This is a 1959 Studebaker Lark.

The company was formed in 1862 and they produced Abraham Lincoln’s presidential carriage.

It is on display at the Studebaker Museum in South Bend, Indiana, which also contains three other carriages used by various presidents.
The company was doing a brisk business until the Great Depression hit.

When they reached $6 million in debt the CEO committed suicide.
The company recovered and produced engines for the B-17 bomber and trucks in WW II.

Afterwards they were known as a style leader but were burdened with the industry’s highest labor costs.
The last Studebaker was produced in 1966 and the company went out of business without requesting a government bailout.
General Motors is once again the world’s top auto manufacturer and its bailout will also be a major campaign issue this fall in the battleground states of Michigan and Ohio.

John McCain and Romney both supported Bush’s TARP program, but they opposed the GM bailout.
McCain supported TARP when President Bush told him “a worldwide economic catastrophe was imminent.” That was not true of the GM bailout and President Obama is now claiming he saved one million jobs tied to GM and Chrysler.
McCain and all the current GOP presidential candidates have always criticized the White House for not significantly renegotiating the UAW’s very generous contracts to trim costs, and for reversing strict conditions imposed by Bush.
All the TARP money loaned by the Bush administration has been repaid, but taxpayers will lose about $23 billion on the bailout of General Motors and Chrysler. According to the Heritage Foundation, “The administration violated basic principles of bankruptcy law and transferred money to the UAW at taxpayer expense.

The government could have executed the bailout with no net cost to taxpayers” if it had followed standard Chapter 11 bankruptcy rules.
Instead, the Obama administration granted of preferential creditor status to the UAW which cost an extra $26.5 billion. The Pittsburgh Post-Gazette says “the deal eschewed the typical wage corrections associated with reorganizational bankruptcy and there were no union pay cuts at GM. “

The GM bailout continues to be a major issue in Michigan. Mitt Romney’s December 2008 op-ed article in opposition to the bailout is being criticized. He advocated a structured bankruptcy with no special treatment for the UAW.
A formal bailout failed in the Senate in 2008 because conservatives did not believe the conditions were stringent. The Bush administration was able to end run the Senate and made a $13.4 billion loan to GM, and Chrysler received $4 billion as part of TARP.

The auto loan decision was made after TARP had been enacted. Ford declined help but favored saving its competitors.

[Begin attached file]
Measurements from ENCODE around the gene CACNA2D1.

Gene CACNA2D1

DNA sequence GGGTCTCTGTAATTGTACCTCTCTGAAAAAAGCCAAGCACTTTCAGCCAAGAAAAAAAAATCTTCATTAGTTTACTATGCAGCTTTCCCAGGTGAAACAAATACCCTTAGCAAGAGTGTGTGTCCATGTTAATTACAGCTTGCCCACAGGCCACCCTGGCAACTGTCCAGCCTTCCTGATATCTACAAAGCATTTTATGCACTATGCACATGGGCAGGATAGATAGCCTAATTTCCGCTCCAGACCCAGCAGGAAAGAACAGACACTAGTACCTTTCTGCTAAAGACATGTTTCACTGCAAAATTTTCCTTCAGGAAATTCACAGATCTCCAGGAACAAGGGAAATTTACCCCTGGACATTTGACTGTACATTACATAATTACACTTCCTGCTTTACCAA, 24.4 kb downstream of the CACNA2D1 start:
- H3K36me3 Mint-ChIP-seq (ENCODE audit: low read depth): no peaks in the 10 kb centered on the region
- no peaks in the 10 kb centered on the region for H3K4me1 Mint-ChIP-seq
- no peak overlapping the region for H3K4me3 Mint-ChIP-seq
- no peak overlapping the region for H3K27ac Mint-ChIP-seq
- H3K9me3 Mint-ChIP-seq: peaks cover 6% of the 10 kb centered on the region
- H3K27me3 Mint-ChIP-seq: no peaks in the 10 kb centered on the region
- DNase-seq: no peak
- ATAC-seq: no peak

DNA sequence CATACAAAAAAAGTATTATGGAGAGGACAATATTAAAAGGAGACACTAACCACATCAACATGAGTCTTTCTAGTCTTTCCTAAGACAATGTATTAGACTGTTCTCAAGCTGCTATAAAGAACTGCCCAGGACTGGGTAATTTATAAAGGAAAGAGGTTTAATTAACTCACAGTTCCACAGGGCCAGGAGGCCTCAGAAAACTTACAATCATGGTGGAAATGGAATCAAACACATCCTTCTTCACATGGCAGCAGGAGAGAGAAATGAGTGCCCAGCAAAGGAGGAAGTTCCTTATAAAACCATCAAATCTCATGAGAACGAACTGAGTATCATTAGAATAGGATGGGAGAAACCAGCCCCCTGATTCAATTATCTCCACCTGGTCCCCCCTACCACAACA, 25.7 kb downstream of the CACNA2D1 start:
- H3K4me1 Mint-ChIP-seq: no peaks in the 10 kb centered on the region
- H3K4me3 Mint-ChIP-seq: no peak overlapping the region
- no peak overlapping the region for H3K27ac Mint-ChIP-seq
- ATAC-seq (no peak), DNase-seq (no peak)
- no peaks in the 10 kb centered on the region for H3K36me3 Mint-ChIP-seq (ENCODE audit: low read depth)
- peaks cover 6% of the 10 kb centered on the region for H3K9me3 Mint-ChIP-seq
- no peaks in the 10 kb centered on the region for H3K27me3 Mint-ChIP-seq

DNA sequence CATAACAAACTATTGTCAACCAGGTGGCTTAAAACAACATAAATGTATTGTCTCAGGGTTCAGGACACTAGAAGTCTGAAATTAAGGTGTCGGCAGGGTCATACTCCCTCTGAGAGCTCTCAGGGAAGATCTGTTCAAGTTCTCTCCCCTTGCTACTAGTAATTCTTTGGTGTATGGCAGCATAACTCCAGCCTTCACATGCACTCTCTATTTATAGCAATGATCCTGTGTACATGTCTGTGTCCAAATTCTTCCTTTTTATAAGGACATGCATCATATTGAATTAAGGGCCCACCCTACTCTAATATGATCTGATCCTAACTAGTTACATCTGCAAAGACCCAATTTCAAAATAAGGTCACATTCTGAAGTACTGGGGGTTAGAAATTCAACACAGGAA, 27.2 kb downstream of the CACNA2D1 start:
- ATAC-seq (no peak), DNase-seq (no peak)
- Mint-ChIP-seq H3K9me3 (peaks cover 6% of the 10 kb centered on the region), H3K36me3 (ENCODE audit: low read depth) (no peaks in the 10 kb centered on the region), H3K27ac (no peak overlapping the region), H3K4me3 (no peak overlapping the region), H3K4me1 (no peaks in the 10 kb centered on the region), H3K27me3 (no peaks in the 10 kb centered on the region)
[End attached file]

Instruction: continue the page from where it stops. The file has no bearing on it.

Bush does deserve credit for setting tough targets for the two companies — a two-thirds cut in debt, a 50% reduction in payments to health care funds for UAW retirees, and proof of net positive value by March 31, 2009.
President-elect Obama called the Bush loans “necessary steps … to help avoid a collapse of our auto industry.”The money Bush lent was repaid in April 2010

. Obama increased the loans to $80 billion and the government still owns GM stock in connection with the company’s June 2009 out-of-court prepackaged bankruptcy.

It was orchestrated by the Obama administration to protect the UAW.

Bond holder rights were subordinated to UAW rights.
The bond holders were essentially wiped out.

The United Auto Workers, as an unsecured creditor, received a 17.5% ownership interest in General Motors and 55% of Chrysler, while once again, the companies’ bondholders got hosed.

The government caused part of GM’s problem. For three decades fuel-economy rules ensured that Detroit couldn’t specialize in its most profitable models—pickups, minivans, SUVs—and had to continue making smaller sedans at high-cost UAW-organized factories that it sold at a loss.

The 2007 energy bill significantly increased mileage standards, and they will increase further to 54.5 miles per gallon by 2025 because of Obama EPA regulations.

According to the Wall Street Journal, “The key point is that Chapter 11 would have provided an orderly workout, giving the auto makers the legal protection to clean up balance sheets, modify contracts and restructure under due process.
“The steel industry reorganized itself through bankruptcy a little over a decade ago, rationalizing its capacity and labor agreements.

“American Airlines is the latest legacy carrier to enter bankruptcy, and the planes are still in the air. Detroit and the auto makers claim there was no liquidity (nobody was buying cars or lending) for normal bankruptcy to function.
“But lenders might have come forward if the government backstop wasn’t crowding out private financing—or perhaps the industry would be more attractive to private capital if every business decision wasn’t a political decision too. No one can know now. . .

“Even Steve Rattner, who led the auto task force and is its most ardent defender, conceded to the Detroit News in December that ‘We didn’t ask any active worker to cut his or her pay, we didn’t ask them to sacrifice any of their pension and we maybe could have asked them to do a little bit more.’

“Thus the bailout become a tool for less discipline, not more. . . The point is that the auto bailout isn’t an example of enlightened government revitalizing an industry after a market failure.

It is a bailout in the wake of failed government policies and bad management that may keep going and going as Washington does whatever it takes to make sure Detroit keeps doing its political bidding.”